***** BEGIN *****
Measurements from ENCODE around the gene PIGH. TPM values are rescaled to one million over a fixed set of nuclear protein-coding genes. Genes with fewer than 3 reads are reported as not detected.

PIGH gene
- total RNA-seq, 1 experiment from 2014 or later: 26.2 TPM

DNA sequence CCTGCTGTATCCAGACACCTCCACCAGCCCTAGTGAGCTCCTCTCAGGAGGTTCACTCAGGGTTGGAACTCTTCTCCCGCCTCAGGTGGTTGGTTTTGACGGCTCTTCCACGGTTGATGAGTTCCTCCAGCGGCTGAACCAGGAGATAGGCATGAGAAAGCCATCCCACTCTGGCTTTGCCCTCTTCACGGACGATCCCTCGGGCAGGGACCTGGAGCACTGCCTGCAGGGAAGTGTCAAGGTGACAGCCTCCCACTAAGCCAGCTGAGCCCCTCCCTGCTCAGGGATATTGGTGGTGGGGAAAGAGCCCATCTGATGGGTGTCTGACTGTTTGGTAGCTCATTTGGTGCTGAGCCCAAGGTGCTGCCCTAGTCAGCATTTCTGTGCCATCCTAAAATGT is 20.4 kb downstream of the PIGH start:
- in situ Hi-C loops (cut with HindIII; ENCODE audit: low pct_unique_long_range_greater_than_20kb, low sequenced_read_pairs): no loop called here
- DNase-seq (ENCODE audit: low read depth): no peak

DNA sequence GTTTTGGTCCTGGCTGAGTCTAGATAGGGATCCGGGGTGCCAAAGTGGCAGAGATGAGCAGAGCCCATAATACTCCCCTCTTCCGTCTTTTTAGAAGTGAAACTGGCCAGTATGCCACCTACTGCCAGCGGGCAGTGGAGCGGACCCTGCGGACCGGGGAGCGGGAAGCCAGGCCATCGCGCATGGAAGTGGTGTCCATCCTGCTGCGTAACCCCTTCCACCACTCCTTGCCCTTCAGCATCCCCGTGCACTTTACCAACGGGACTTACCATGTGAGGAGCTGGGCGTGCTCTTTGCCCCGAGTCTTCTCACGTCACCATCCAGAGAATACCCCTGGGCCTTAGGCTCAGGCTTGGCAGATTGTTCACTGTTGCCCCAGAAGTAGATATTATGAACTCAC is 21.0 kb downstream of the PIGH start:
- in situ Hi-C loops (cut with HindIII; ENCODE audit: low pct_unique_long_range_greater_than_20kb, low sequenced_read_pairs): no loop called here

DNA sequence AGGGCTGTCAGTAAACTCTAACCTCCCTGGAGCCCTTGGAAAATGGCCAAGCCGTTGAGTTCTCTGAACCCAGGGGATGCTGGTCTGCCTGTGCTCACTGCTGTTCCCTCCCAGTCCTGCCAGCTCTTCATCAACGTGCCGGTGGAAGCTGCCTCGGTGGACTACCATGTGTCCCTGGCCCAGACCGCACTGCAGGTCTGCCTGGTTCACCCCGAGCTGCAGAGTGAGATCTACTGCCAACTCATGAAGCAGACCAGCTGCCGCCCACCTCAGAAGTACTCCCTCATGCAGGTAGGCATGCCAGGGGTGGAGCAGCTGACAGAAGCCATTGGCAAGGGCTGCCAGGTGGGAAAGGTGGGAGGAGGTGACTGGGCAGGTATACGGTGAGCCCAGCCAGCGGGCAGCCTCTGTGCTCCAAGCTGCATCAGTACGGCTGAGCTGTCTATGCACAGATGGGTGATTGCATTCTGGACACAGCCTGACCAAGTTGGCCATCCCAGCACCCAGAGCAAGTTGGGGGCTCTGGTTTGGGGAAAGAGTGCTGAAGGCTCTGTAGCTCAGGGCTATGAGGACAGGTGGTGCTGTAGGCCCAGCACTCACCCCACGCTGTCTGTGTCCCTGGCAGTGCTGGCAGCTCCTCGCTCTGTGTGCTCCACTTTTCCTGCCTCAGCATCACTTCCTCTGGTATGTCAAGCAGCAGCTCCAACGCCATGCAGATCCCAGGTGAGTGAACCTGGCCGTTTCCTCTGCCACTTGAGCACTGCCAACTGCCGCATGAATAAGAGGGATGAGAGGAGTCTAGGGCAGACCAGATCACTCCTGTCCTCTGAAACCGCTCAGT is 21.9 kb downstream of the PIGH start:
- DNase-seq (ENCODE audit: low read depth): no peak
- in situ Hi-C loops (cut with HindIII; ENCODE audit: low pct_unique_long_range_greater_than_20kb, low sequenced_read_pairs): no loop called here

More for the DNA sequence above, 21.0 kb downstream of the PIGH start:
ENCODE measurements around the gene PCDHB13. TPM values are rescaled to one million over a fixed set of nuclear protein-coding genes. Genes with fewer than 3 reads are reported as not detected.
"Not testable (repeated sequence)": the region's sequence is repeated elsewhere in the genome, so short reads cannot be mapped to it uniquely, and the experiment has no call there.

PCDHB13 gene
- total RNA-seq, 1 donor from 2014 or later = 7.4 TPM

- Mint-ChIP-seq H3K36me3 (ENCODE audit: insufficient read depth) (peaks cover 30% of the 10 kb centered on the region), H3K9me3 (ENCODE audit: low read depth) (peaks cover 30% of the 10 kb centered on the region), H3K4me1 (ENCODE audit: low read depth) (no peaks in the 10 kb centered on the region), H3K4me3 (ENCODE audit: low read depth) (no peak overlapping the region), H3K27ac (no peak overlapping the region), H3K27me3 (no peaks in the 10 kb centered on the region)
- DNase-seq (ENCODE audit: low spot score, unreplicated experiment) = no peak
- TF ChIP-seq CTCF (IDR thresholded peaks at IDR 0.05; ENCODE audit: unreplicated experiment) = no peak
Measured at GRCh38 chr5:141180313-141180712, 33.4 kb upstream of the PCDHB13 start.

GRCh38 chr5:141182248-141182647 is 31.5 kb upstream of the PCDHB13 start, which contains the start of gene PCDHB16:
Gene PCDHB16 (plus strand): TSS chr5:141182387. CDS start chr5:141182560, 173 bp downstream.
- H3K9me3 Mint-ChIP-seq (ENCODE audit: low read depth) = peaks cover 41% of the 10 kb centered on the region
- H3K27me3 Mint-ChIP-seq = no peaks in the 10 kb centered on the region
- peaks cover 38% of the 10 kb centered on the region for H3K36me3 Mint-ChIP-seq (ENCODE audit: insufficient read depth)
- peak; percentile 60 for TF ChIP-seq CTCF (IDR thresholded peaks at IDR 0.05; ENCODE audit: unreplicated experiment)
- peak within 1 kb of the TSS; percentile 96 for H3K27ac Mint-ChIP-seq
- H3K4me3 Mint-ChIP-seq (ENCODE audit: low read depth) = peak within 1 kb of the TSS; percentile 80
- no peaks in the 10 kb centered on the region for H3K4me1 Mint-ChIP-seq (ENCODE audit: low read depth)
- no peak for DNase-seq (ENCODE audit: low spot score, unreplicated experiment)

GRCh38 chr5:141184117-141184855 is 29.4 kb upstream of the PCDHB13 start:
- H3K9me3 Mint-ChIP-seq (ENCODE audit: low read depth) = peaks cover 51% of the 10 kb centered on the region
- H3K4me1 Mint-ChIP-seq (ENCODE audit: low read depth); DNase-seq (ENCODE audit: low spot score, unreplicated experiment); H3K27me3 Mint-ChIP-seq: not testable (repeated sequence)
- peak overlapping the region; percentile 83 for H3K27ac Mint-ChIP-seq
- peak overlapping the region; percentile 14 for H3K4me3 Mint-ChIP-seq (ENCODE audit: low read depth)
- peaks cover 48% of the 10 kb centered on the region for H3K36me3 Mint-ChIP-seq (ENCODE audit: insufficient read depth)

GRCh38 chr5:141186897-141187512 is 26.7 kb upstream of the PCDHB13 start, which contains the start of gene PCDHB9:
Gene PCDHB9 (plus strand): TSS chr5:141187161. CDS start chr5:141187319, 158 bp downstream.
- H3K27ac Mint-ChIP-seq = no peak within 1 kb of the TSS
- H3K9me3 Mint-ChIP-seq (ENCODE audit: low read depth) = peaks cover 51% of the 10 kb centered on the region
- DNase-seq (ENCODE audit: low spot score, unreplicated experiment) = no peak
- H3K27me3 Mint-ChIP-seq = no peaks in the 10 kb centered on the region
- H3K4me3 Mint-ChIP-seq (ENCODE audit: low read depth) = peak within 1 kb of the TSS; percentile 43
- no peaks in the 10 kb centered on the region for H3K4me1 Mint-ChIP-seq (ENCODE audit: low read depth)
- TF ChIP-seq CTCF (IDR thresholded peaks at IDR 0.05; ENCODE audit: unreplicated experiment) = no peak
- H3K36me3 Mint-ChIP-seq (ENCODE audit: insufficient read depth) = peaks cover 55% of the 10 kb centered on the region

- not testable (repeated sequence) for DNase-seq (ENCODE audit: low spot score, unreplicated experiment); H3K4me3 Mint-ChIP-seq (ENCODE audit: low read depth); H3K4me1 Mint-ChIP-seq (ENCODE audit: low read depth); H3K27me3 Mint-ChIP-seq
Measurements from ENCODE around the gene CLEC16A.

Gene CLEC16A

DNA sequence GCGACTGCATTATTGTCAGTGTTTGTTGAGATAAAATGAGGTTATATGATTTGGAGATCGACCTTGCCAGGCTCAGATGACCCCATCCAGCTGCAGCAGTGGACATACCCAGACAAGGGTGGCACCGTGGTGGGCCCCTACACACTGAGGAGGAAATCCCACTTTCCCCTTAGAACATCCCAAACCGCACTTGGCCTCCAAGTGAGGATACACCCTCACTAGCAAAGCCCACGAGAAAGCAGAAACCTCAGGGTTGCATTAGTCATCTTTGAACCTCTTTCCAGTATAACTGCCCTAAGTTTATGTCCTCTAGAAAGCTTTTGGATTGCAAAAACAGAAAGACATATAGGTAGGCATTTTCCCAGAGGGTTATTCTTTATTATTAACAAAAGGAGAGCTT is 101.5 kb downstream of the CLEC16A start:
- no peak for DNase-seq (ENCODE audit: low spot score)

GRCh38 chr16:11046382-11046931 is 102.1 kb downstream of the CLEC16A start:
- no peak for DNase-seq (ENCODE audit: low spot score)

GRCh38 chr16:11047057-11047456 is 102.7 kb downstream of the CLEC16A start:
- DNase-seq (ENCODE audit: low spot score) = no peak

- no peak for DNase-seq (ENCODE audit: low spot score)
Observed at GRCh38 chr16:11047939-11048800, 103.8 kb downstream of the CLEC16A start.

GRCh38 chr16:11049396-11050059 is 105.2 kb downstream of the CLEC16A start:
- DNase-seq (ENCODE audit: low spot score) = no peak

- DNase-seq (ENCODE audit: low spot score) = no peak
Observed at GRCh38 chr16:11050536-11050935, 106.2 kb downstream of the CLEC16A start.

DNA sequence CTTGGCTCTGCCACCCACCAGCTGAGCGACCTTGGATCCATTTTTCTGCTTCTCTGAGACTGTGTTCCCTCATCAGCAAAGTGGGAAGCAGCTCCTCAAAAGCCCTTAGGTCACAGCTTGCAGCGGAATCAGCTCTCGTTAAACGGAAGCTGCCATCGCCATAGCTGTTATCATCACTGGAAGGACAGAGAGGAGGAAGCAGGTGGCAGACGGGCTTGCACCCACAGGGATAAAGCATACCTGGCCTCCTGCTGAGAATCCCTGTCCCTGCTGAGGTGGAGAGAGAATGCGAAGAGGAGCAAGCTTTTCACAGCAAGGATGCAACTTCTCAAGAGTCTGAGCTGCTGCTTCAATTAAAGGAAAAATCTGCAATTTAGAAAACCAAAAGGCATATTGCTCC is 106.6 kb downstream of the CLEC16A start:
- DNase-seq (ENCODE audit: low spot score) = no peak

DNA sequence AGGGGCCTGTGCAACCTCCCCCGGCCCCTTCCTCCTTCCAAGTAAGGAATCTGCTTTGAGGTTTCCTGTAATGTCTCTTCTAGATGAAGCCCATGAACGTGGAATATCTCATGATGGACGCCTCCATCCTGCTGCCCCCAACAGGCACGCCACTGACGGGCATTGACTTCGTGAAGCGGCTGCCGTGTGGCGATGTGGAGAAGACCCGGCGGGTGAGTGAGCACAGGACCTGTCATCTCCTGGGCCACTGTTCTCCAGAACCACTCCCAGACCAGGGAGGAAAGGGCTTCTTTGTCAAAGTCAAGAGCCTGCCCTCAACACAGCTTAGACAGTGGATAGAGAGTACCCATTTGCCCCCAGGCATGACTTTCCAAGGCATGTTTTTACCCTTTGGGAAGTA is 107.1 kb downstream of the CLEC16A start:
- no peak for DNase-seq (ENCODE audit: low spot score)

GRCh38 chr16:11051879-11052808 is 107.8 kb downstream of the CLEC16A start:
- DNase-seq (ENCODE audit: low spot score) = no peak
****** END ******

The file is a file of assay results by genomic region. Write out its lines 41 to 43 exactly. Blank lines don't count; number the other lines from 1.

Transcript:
- DNase-seq (ENCODE audit: low spot score, unreplicated experiment) = no peak
- H3K27me3 Mint-ChIP-seq = no peaks in the 10 kb centered on the region
- H3K4me3 Mint-ChIP-seq (ENCODE audit: low read depth) = peak within 1 kb of the TSS; percentile 43